Lead–Acid Battery, Nickel–Cadmium Battery (NiCd), Nickel–Metal Hydride Battery (NiMH) and Lithium-Ion Battery

Posted by PITHOCRATES - January 9th, 2013

Technology 101

The Chemical Reactions in a Zinc-Carbon Battery are One Way

A battery uses chemistry to make electricity.  An electric current is a flow of electrons that can do useful work.  The chemical reaction inside a battery creates that flow of electrons to produce an electric current.  In a common zinc-carbon battery, for example, a zinc electrode dissolves in an electrolyte.  As it does atoms release free electrons and become positive ions (cations) in the electrolyte.  Giving this solution a positive charge.  At the same time a carbon electrode is in a different electrolyte solution.  One filled with negative ions (anions).  Giving this solution a negative charge.

With no electrical load attached to the battery these electrodes and electrolytes are in equilibrium.  When we attach an external circuit across the battery terminals they provide a pathway for those free electrons.  As the free electrons travel through the external circuit the cations and anions travel through a porous membrane from one electrolyte to the other.  The positive cations (atoms with room for an additional electron) flow towards the carbon electrode.  And combine with the free electrons on the surface of the carbon electrode and become electrically neutral.

We can stop this chemical reaction.  Say by turning a flashlight or a portable radio off.  But we can’t reverse it.  This is a one-way chemical reaction that eventually dissolves away the anode.  A Zinc-carbon battery is inexpensive.  The amount of battery life we get out of it more than offsets the price.  And they’re easy to change.  But sometimes an application calls for a battery that isn’t easy to change.  Like a car battery.  Imagine having to change that a few times a year when it ran down.  No, that would be far too inconvenient.  Difficult.  And costly.  So we don’t.  Instead, we recharge car batteries.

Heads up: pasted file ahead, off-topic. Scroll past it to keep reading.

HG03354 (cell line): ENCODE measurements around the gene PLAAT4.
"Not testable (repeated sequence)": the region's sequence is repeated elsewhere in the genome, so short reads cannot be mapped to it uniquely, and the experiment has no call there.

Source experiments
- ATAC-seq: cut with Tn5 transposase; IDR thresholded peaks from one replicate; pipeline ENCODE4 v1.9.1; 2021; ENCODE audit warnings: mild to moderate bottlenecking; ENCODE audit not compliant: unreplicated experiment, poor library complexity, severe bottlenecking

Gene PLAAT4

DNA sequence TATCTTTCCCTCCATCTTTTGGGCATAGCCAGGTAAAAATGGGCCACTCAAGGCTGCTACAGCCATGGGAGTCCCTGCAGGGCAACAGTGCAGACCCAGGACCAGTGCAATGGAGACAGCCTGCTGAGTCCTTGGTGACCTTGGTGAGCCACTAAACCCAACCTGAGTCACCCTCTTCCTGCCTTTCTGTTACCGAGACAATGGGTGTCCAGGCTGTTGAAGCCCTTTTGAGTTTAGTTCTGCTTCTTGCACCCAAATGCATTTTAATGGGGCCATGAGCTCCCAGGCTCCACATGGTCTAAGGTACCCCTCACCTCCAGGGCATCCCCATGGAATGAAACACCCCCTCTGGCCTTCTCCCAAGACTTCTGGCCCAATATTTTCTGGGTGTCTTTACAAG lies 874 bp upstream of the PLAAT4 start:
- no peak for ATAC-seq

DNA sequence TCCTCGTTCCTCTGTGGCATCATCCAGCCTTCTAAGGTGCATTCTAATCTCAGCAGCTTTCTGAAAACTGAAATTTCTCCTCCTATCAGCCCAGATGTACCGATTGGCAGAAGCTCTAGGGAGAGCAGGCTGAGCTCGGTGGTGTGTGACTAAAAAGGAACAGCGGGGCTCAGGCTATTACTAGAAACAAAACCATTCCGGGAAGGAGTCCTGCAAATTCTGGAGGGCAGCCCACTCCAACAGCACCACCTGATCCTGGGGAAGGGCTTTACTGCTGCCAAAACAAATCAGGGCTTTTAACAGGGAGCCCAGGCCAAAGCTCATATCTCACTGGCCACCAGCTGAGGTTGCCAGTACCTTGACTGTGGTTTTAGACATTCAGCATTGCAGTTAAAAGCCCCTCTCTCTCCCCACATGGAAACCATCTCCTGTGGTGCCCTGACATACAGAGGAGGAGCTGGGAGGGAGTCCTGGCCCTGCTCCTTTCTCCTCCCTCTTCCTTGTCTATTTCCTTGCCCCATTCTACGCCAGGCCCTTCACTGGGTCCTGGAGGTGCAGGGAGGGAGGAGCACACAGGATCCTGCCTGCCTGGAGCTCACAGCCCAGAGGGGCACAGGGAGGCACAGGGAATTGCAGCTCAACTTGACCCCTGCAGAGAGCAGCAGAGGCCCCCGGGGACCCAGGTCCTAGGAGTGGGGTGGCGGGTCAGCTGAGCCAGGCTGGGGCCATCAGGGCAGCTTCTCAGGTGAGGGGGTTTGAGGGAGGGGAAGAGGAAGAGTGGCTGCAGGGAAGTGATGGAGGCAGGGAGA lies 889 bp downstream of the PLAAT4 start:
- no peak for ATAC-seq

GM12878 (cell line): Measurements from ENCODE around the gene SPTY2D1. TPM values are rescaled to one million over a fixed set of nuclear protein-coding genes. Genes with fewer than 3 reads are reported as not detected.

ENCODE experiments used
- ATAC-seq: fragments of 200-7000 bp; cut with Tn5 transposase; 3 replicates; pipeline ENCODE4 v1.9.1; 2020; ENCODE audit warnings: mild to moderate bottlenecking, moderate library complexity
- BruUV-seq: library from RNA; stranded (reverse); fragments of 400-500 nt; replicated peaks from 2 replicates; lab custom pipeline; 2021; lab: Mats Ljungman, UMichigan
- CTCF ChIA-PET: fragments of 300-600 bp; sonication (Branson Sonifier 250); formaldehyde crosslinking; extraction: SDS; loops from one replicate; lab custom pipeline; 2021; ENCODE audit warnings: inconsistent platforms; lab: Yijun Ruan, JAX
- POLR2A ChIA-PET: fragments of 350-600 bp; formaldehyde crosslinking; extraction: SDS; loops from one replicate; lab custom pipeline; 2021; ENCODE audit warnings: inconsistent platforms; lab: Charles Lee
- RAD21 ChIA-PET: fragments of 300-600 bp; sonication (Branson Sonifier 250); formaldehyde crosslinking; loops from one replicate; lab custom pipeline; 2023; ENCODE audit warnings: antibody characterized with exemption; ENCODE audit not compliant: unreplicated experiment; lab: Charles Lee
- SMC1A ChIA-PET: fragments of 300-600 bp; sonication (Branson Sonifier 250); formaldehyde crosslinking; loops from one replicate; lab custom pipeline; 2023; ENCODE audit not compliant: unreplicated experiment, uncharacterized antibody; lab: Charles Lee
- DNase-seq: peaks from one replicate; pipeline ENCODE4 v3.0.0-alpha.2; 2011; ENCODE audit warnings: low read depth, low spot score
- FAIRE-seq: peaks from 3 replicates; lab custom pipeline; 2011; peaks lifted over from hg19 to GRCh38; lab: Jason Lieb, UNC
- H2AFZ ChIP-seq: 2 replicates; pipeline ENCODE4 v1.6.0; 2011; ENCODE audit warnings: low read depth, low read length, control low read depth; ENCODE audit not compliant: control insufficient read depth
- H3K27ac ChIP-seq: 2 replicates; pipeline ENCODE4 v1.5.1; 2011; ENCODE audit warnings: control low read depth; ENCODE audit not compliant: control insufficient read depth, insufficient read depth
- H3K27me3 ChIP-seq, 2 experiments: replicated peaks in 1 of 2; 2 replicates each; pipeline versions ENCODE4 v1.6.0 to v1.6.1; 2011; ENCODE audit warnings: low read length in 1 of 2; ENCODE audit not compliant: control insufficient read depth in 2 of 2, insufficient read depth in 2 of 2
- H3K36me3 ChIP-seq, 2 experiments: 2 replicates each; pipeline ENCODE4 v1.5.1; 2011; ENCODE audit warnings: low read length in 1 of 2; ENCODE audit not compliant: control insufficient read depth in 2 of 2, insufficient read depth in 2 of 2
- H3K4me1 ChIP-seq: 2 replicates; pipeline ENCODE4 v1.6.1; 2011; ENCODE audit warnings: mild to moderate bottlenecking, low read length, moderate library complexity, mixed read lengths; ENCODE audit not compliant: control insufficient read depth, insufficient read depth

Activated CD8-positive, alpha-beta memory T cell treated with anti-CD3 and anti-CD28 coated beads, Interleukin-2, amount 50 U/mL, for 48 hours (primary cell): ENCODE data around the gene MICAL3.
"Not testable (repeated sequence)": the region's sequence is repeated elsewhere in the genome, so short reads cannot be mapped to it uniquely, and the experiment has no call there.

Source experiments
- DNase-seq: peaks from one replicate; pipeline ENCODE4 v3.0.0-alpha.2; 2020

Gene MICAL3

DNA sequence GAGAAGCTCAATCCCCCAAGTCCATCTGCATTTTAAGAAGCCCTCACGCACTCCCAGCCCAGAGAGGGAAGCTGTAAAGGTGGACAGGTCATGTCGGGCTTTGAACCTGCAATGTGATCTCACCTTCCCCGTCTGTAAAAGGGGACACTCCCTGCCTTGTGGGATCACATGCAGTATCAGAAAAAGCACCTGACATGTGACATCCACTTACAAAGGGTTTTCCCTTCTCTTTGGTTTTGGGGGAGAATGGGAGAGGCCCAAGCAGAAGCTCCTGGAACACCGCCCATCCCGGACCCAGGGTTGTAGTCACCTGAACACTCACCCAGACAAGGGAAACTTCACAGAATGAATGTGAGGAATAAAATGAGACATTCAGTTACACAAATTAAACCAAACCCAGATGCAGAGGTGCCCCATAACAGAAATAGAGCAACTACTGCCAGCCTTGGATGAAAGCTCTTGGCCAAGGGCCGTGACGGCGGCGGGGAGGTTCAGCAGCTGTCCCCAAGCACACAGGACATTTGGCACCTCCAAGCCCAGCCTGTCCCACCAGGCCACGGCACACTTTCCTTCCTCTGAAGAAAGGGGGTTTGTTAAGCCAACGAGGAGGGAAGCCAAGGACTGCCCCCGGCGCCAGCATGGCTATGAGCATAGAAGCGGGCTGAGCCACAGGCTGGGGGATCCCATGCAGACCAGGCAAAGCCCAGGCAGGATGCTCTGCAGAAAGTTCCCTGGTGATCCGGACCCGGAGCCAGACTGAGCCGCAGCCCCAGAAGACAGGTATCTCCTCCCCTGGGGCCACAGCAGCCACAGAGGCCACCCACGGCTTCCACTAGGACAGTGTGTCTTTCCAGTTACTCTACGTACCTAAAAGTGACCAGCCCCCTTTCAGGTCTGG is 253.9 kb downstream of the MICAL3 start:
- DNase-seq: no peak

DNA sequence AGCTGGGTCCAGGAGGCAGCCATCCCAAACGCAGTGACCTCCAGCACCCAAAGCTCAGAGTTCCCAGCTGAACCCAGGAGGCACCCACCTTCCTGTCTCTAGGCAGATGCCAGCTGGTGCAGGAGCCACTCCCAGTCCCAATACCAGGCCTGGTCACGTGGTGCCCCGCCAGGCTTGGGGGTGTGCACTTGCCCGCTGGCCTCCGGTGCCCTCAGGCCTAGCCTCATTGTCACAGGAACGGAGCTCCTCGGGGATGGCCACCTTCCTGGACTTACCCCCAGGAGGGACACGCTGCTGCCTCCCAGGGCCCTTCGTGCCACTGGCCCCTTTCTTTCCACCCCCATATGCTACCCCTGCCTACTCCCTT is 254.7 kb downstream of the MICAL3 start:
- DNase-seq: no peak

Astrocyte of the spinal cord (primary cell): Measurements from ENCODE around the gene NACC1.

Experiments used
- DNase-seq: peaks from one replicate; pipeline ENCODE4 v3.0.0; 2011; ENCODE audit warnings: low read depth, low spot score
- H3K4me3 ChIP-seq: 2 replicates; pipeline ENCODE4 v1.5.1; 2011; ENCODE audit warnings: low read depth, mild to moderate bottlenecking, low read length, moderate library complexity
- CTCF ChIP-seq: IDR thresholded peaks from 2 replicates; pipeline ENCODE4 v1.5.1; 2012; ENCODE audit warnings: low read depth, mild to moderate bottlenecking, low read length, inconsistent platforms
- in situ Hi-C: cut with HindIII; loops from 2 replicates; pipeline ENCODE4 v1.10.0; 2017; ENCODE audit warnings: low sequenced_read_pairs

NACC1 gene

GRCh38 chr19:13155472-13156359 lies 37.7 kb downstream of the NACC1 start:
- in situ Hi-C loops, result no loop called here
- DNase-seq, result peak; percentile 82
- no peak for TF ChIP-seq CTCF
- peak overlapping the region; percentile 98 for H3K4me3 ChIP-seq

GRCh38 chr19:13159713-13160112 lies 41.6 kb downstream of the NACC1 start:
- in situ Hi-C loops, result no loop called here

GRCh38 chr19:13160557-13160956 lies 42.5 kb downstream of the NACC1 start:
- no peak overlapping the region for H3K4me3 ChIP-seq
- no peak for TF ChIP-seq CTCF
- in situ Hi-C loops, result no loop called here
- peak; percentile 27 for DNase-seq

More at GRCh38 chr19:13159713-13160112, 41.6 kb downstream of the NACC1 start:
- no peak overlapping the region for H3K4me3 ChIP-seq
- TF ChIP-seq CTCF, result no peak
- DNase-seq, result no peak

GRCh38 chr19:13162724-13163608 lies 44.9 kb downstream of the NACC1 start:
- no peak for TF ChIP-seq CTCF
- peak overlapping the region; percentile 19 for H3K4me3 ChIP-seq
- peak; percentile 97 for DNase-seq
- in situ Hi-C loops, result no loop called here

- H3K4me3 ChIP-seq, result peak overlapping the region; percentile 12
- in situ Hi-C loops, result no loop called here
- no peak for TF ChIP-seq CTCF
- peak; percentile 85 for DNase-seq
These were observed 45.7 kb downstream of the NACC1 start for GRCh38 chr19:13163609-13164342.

The Chemical Reactions in a Lead-Acid Battery are Reversible allowing these batteries to be Recharged

A car battery is a lead-acid battery.  Each cell of a lead-acid battery has a positive electrode (i.e., plate) of lead dioxide.  A negative electrode of lead.  And an electrolyte of a sulfuric acid-water solution containing sulfate ions.  The lead chemically reacts with the sulfate ions to produce lead sulfate on the negative electrode while producing positive ions.  The lead dioxide chemically reacts with the sulfuric acid to produce lead sulfate on the positive electrode while giving up free electrons.

When we attach an external circuit to the battery (such as starting a car) the free electrons leave the positive electrode, travel through the external circuit and return to the battery.  Where they combine with those positive ions.  Lead sulfate forms on both electrodes.  These reactions consume the sulfuric acid in the electrolyte and leave mostly water behind.  Reducing the available charge in the battery.  But unlike zinc-carbon batteries these chemical reactions are reversible.  After a car starts, for example, the alternator provides the electric power needs of the car.  While applying a charging voltage to the battery.  This voltage will ionize the water in the battery which will break down the lead sulfate.  Deposit lead oxide back onto the positive electrode.  And deposit lead back onto the negative electrode.  Giving you a charged battery for the next time you need to start your engine.